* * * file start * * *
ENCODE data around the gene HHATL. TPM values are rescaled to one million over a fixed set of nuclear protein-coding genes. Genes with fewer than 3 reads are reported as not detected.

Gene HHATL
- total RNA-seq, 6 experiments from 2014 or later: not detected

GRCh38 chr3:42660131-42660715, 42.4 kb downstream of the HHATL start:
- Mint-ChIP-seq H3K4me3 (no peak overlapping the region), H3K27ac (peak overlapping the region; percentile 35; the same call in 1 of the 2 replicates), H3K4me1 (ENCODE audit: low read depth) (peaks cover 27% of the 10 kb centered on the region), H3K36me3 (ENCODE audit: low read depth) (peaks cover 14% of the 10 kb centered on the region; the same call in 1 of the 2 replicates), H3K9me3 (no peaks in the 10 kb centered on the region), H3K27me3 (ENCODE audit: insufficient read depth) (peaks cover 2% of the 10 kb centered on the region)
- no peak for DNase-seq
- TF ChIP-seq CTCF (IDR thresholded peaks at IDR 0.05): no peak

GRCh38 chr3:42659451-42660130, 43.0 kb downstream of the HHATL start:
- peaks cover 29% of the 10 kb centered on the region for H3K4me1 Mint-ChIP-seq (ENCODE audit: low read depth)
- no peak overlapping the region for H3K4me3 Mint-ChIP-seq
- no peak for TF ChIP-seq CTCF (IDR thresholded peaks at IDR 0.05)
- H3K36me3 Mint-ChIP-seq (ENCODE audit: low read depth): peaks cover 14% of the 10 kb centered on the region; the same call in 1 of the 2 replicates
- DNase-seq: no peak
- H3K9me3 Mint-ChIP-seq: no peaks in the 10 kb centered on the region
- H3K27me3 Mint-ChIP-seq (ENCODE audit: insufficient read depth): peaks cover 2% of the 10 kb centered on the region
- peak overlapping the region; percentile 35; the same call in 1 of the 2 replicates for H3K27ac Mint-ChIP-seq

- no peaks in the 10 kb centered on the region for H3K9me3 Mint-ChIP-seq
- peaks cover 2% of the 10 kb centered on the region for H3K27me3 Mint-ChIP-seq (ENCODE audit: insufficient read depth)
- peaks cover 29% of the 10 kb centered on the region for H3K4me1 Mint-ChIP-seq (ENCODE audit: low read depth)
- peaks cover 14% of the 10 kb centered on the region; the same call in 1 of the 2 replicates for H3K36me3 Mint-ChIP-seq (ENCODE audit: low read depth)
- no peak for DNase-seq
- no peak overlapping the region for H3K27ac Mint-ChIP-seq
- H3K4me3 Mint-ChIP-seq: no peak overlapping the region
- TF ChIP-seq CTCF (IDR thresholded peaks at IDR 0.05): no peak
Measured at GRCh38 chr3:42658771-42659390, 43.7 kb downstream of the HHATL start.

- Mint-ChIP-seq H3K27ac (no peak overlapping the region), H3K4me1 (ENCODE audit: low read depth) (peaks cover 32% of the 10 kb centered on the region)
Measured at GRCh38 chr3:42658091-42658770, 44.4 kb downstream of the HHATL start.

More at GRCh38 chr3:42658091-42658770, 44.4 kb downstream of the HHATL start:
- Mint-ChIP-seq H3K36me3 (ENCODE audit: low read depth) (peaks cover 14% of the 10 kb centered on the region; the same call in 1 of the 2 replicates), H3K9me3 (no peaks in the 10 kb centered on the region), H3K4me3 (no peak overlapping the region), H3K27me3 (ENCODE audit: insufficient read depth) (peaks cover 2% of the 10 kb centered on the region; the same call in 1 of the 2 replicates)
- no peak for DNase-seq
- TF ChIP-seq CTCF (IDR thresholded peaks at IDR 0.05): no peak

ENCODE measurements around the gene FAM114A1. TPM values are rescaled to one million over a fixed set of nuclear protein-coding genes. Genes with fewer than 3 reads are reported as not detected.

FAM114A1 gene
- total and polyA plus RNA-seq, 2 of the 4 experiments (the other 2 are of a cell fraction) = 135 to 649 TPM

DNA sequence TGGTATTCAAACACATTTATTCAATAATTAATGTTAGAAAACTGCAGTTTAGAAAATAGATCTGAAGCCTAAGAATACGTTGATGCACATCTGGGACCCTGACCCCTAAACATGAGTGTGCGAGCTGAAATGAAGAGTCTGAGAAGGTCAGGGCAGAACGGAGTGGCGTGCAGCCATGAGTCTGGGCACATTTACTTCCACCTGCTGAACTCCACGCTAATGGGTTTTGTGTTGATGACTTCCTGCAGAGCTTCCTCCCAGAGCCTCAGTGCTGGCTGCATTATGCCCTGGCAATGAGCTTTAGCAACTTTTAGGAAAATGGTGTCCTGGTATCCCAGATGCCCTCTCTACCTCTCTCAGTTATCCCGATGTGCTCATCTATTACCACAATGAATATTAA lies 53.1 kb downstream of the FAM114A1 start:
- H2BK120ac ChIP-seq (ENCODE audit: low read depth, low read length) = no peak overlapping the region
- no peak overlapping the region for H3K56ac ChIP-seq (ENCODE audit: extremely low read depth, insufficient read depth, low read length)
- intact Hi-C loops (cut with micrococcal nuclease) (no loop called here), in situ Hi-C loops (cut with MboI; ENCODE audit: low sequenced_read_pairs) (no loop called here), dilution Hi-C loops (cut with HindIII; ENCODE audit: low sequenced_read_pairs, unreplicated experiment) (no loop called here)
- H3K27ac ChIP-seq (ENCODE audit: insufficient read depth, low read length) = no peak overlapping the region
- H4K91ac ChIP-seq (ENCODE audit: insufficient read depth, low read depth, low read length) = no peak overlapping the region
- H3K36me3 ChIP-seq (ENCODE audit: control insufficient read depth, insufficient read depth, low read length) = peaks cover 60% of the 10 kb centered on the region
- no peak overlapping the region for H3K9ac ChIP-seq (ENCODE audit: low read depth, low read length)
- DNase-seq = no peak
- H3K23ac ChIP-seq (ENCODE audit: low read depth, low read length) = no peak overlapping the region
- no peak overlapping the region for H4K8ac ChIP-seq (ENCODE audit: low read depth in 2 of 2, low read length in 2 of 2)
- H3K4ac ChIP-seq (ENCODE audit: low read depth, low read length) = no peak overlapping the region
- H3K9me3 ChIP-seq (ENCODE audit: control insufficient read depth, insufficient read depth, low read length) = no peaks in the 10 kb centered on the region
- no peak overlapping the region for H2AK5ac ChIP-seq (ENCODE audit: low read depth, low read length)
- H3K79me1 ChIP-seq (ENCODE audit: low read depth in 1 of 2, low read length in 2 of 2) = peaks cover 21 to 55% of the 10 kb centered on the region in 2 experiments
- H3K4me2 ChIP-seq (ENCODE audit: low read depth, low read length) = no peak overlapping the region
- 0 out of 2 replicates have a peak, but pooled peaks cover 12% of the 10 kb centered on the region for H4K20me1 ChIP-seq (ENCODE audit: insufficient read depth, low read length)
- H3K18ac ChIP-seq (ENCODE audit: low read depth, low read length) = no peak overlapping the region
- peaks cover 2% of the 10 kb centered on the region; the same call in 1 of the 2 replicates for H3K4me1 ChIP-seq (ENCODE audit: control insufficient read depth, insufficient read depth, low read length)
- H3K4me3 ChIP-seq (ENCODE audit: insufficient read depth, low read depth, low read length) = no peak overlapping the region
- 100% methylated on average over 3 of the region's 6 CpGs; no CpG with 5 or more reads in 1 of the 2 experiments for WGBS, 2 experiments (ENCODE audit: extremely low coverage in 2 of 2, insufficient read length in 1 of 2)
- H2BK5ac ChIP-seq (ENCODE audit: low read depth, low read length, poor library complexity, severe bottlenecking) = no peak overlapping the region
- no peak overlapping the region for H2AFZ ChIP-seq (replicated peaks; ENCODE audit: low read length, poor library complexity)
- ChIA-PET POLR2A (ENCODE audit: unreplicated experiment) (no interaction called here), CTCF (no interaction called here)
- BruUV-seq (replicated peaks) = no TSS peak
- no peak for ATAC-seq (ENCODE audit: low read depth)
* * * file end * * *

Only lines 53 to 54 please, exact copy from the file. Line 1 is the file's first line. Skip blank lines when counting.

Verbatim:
- peaks cover 2% of the 10 kb centered on the region; the same call in 1 of the 2 replicates for H3K4me1 ChIP-seq (ENCODE audit: control insufficient read depth, insufficient read depth, low read length)
- H3K4me3 ChIP-seq (ENCODE audit: insufficient read depth, low read depth, low read length) = no peak overlapping the region